What If It Seems Like You Don’t Have a Single Good Moment To Create?


A fellow creative wrote because he doesn’t have any time to create. He said, “I noticed that you have 4 children. Is that correct? How have you handled being a father, a professional, and keeping up with side projects? It’s very hard for me to handle freelance work on top of my normal job while parenting three children.”

Oh Lord yes this is a thing.

Here’s what I wrote him:

Yes, I have four beautiful kids. On one hand the arrival of the fourth child was no big deal. My wife and I had no more spare time left to sacrifice, so we just invited the little guy to join the scrum and fight for spare crumbs. Which incidentally I am cool with. Nothing wrong with being scrappy.

After he arrived, though, I felt depressed. Because I believe part of the joy and calling of fatherhood is spending a lot of time at home with family, I knew his arrival meant an additional few years before I could anticipate creative margin, or spare, discretionary time with which to make something.

Does this sound selfish?

I used to think it did, and some days I still do, but I also have recognized something.


Creating is what makes me fully alive.

I have cobbled together a creative theology the last few years, about how we’re made to create and if we don’t do the thing that God has designed for us to do, we’re denying God pleasure and ourselves fulfillment and the world the benefit of our contribution. Now, part of what I am creating is a 25-year long project to grow four healthy adult humans. But there are also other projects I’d like to do – am made to do – in that time, if possible. And, if I do these things, they’ll actually help me do better at my job and grow healthy humans. A theology is a good rationale against competing demands, either real or in my head.

A lot of mornings, though, it’s not the theology that drives me to create, but something much more basic. I create not because it’s lofty and righteous, but because I need to. Without a creative outlet, I’m partly dead.

Throughout my twenties and thirties, I juggled several income streams and professional and personal activities and interests. My growing children and my worklife steadily eroded my ability to pursue side creative projects. As the little parasites stripped it all away, I went through a bit of a personal crisis. I need time to create!

So I asked myself a question:


What is one creative activity I value more than any other?

For me the answer is writing.

I decided to let go of many of the things I was doing. I made an announcement to myself and to those around me: “Writing is my hobby.”

Now I should clarify the word “hobby.” A hobby sounds on one hand like a sad reduction of a dream. An old fart that tinkers around in his basement but never actually delivers anything.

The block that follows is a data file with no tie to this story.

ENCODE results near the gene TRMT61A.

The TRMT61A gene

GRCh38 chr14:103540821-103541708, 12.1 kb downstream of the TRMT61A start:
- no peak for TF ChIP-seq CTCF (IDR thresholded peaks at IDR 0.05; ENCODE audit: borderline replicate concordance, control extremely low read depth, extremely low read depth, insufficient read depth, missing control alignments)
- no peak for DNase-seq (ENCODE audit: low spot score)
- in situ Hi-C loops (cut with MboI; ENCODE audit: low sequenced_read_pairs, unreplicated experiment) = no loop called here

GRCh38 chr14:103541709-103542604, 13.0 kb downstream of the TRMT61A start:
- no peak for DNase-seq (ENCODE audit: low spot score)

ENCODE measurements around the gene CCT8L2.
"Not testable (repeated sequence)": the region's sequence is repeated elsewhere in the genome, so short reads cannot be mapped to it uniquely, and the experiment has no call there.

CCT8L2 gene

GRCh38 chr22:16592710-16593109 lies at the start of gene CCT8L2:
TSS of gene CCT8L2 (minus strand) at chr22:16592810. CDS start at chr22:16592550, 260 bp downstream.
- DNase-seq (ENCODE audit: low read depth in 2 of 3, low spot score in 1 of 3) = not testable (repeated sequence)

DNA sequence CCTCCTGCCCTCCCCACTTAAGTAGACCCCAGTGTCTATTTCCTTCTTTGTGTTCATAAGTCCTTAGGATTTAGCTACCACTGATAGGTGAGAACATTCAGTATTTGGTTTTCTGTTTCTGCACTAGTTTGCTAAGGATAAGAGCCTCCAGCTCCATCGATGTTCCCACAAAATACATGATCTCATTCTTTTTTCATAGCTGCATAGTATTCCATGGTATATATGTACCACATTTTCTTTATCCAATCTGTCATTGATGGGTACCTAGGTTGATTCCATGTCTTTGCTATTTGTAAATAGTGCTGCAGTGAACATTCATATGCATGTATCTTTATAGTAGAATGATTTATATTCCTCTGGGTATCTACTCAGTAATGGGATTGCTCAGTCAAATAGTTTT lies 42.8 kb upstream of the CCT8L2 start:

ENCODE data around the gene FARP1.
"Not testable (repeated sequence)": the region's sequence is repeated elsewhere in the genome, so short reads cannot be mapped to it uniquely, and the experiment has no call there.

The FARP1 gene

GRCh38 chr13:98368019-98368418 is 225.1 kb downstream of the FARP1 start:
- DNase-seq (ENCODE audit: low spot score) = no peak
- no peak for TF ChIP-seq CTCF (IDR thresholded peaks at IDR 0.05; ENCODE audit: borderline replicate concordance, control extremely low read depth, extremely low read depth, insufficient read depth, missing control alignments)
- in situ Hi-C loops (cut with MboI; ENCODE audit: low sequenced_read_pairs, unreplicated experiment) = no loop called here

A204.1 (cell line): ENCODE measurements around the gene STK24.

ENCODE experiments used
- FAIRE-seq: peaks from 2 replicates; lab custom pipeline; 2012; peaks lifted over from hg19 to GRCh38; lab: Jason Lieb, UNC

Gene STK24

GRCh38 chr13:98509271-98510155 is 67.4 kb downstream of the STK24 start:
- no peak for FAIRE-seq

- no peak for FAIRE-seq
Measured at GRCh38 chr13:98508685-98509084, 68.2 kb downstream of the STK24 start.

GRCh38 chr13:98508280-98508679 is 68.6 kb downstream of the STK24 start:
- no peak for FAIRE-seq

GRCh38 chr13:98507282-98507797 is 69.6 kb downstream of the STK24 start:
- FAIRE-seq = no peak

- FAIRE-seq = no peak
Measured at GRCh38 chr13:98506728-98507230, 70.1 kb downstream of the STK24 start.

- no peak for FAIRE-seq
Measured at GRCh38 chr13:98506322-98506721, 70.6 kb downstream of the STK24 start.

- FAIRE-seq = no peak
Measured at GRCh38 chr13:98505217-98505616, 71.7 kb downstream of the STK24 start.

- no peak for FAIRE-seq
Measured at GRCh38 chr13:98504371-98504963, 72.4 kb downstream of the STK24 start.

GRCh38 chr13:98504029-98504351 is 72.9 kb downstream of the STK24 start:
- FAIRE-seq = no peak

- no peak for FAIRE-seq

But on the other hand, a hobby is quite freeing. Everyone needs a hobby, right? Some outlet to spend the last spare minutes of your day on?

The publisher for my books has been Abingdon Press, in Nashville. The most prolific writer in their history is a consultant named Lyle Schaller, a man who had four children and yet managed to write 55 books and sell over a million copies. Late in his career, when asked how he juggled it all, he said, “Writing is my hobby.”

For me, a creative hobby isn’t just a distraction to tinker on.


A hobby an intentional decision to maximize my sparse discretionary time for the purposes of fulfilling my creative passions.

Calling what I do a hobby clarifies how I choose to spend my free time. For example, my wife knows I am serious about writing and helps me find space.

Or, at the end of a day, when faced with a decision to write, watch TV or surf my phone, calling writing a “hobby” helps me to choose. For example, I am typically “off the clock” as a father around 10:00pm. That leaves me 8.5 hours until I get up and go again the next morning. Since I sleep about 6.5 hours a night and need 30 minutes for grooming and such, that leaves me a maximum of about 90 minutes.

Many nights, my wife and I talk a walk for about 30 minutes, which leaves me 60 minutes to do something. Do I veg out with the TV, surf social networks, or do I do something related my hobby, whether writing, reading something relevant, or building my blog site?

Whereas before I adopted the word “hobby” I might have wasted an hour on phone games and chided myself for not being a more perfect person, with this perspective, I am free to choose my writing 4-5 nights a week and relax on the other nights.

What is your favorite creative activity? How much time do you have for it lately?


About the Author

Len Wilson

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Christ follower. Storyteller. Strategist. Writer. Creative Director @peachtreepres. Tickle monster. Think Like a Five Year Old (Abingdon, 2015).

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